Soraya is the chair of a working group at a standards organization. She remembers that when she participated in previous working groups, it was difficult for those, other than long-time participants, to understand the issues and their resolution. During the course of email and telecon discussions over a period of months, her working group participants would make many key decisions that impact the form of the final product. It was difficult for non-participants to understand what were the issues, the options, the pros, the cons, and why certain decisions were made. In fact, many users of the eventual standards misused certain components unintentionally because they did not have the background for why the components were created and what questions they were intended to address. Although the discussions would be contained in threaded discussions and meeting minutes, these are difficult to follow in a cohesive manner and it takes significant time to search and track. Even the formal documentation captures only some of the issues and guidance, and few people have time to read the documentation.
Fortunately, Soraya's group now has the ability to capture the decisions, the questions, the options, the pros/cons, the metrics during the meetings and discussions utilizing tools that support the standard decision format. The decisions can be linked, viewed, mapped, and the resolution method noted, along with any dissenting opinions. The decisions are accessible on the web for easy graphical viewing with drill-down, and in a collaborative manner, working group participants can add or comment on components, including adding a new option, comment on a new metric, add a pro or con, suggest a better weighting of the metrics, recommend a subdecision that needs to be made, and collaboratively the decision and decision-making process can be documented and managed. New participants can now quickly get up to speed and since components can be linked to questions, anyone using a component can gain key insights from the original developers of the standard.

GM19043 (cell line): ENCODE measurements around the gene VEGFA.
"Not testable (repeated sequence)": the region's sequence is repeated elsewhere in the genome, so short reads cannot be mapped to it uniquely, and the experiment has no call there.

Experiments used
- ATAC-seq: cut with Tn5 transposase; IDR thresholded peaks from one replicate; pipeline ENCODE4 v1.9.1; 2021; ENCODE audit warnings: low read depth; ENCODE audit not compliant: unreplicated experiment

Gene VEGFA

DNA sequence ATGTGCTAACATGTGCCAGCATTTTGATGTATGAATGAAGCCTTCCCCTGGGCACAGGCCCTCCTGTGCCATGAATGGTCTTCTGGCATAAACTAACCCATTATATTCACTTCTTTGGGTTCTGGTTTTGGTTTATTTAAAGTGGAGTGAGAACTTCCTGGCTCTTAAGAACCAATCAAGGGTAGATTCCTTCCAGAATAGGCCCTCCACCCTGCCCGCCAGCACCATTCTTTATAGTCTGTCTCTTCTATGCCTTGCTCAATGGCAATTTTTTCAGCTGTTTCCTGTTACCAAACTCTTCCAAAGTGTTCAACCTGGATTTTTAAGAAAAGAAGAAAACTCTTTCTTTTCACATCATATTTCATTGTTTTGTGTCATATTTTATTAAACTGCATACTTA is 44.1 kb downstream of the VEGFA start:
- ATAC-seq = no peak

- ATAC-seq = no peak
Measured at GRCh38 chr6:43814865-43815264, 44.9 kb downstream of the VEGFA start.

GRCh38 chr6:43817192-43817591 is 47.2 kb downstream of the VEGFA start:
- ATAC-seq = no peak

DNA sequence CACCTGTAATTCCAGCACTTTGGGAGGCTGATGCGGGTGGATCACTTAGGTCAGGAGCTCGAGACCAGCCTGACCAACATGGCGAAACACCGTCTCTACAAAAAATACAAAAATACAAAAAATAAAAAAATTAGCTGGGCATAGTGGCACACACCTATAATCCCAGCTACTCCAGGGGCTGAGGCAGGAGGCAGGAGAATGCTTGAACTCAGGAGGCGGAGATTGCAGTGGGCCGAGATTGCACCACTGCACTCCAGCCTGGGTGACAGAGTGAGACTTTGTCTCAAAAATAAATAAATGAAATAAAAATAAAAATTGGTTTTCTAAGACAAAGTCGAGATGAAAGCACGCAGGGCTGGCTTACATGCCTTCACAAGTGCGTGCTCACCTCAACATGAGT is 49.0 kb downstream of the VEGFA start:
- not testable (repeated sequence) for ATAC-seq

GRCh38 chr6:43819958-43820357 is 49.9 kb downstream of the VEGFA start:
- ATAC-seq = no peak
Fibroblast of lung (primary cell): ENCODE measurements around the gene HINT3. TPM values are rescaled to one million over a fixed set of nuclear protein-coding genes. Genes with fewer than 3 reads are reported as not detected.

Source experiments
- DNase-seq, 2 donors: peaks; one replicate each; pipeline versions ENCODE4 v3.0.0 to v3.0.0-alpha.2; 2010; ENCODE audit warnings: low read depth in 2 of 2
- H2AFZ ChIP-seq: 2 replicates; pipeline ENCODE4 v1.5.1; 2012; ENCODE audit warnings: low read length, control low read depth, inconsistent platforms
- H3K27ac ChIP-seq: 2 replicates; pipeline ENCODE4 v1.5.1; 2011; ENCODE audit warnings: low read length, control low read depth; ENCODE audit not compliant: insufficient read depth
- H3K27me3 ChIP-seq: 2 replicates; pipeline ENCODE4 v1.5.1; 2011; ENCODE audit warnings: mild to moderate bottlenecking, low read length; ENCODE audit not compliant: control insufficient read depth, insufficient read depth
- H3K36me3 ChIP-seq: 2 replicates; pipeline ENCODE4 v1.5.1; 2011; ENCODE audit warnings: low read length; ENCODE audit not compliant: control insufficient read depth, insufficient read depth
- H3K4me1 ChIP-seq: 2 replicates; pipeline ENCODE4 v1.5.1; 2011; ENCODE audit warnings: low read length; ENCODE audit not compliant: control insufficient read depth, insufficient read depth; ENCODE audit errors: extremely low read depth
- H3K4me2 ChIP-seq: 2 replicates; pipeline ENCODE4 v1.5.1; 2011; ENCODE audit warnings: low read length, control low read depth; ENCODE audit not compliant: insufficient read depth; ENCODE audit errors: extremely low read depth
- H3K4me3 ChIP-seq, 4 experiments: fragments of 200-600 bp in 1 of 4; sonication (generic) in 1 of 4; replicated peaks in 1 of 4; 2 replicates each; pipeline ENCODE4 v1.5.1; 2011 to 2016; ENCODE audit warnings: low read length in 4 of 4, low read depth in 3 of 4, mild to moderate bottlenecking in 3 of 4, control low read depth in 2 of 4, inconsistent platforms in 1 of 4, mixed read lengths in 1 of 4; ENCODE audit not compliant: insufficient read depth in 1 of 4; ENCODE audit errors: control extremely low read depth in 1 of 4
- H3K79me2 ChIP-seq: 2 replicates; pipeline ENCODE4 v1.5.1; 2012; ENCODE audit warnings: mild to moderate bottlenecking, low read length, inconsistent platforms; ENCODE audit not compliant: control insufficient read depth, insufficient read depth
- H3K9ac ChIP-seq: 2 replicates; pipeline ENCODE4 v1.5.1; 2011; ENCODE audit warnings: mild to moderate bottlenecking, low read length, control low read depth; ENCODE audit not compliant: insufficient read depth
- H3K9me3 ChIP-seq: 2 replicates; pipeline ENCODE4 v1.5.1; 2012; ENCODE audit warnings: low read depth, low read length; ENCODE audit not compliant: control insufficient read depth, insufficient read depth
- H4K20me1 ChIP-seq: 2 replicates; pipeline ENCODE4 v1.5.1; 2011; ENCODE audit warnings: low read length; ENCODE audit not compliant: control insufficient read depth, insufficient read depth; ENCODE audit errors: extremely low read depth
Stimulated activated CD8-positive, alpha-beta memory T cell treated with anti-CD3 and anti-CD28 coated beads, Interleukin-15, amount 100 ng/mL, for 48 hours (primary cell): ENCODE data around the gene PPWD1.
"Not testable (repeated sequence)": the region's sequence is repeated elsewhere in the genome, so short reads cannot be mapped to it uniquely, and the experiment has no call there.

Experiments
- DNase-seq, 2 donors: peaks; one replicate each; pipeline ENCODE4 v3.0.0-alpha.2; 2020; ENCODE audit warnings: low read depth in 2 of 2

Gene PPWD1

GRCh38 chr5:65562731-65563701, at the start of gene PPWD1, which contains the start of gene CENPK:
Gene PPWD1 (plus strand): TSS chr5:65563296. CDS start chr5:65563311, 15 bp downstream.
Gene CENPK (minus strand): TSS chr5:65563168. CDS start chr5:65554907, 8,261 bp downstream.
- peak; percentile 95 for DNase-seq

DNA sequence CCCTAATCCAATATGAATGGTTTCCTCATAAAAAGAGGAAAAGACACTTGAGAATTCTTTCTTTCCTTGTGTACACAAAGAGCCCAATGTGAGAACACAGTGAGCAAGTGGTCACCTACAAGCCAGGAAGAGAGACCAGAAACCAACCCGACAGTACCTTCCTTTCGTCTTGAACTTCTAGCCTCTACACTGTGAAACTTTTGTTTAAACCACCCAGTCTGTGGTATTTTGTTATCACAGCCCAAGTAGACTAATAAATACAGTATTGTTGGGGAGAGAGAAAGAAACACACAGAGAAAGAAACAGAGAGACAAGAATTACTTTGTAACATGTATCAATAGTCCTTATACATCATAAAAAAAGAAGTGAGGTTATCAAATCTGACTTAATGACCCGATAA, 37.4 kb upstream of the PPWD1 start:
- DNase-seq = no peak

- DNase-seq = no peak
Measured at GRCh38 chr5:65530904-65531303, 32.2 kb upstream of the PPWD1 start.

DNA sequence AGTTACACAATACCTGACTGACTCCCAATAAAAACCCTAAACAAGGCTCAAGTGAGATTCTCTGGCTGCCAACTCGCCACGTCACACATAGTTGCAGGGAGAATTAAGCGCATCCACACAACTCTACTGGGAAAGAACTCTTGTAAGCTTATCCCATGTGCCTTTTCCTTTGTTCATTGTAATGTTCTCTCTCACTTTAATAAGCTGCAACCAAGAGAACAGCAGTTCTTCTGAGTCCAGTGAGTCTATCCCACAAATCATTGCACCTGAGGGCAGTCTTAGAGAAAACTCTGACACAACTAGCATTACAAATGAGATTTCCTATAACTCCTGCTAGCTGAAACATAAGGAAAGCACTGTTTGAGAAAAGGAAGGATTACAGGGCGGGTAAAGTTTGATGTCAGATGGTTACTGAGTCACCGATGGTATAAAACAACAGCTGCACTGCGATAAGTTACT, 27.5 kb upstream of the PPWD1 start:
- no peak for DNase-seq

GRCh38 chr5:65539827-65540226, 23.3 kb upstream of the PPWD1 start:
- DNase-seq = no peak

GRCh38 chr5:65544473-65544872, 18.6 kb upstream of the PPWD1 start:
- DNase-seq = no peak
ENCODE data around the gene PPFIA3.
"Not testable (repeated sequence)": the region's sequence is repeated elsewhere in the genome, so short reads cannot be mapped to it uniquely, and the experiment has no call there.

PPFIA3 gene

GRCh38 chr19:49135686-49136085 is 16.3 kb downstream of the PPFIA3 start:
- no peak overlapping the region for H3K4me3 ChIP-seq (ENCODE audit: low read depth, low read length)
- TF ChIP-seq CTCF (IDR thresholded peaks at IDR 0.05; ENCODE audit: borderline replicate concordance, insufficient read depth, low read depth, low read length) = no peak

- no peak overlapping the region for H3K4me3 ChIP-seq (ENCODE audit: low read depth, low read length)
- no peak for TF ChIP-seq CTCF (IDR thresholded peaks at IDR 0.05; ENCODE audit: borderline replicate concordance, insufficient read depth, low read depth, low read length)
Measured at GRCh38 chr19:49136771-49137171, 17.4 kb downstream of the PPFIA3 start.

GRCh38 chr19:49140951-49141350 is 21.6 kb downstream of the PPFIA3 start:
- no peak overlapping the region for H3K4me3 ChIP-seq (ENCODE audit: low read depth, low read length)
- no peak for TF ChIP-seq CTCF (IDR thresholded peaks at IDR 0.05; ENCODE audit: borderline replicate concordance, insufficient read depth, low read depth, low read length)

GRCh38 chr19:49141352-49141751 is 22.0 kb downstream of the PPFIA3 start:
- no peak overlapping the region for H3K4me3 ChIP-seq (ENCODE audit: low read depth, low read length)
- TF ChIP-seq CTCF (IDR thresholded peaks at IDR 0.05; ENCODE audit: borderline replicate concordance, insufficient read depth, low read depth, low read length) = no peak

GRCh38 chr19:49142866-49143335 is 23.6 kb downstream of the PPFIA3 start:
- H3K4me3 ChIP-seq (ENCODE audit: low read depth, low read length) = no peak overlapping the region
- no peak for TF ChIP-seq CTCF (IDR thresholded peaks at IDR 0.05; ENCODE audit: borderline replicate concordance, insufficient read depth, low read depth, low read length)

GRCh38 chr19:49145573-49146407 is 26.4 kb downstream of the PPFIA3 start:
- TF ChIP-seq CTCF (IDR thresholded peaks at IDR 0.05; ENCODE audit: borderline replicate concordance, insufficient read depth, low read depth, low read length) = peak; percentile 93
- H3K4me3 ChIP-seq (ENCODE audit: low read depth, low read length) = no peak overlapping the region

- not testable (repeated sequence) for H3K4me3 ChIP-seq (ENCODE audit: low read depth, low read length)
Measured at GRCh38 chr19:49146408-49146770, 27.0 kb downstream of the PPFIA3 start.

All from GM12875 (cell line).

Adam is a historian focusing on reviewing and considering the decisions made by key leaders of organizations which preceded a man-made disaster. A variety of options were available to each leader as they proceeded. Certain options which should have been considered were not, due to the limitations put on the consideration of what constituted acceptable options. Metrics were used which were not publicly noted. Many decisions were made and the sequence and combination of the decisions led to the disaster. The historian is able to document each decision, the sequence of these decisions, and the resulting combined assessment in a machine-understandable format. The historian is able to link the decision topic and terms to domain knowledge about the incident. This allows the historian to represent these decisions in a machine-understandable format so that the tools for viewing, mapping, searching, and managing decisions can be used to benefit this historical research and share with other researchers. One of these tools is a web-based decision analysis tool that can take current decisions (made, in the making or yet-to-be made) and discover and retrieve similar historical decisions for comparison and education. Other tools allow reasoning on options to make predictions on decision outcomes, based on the decision representation that is grounded in formal semantics.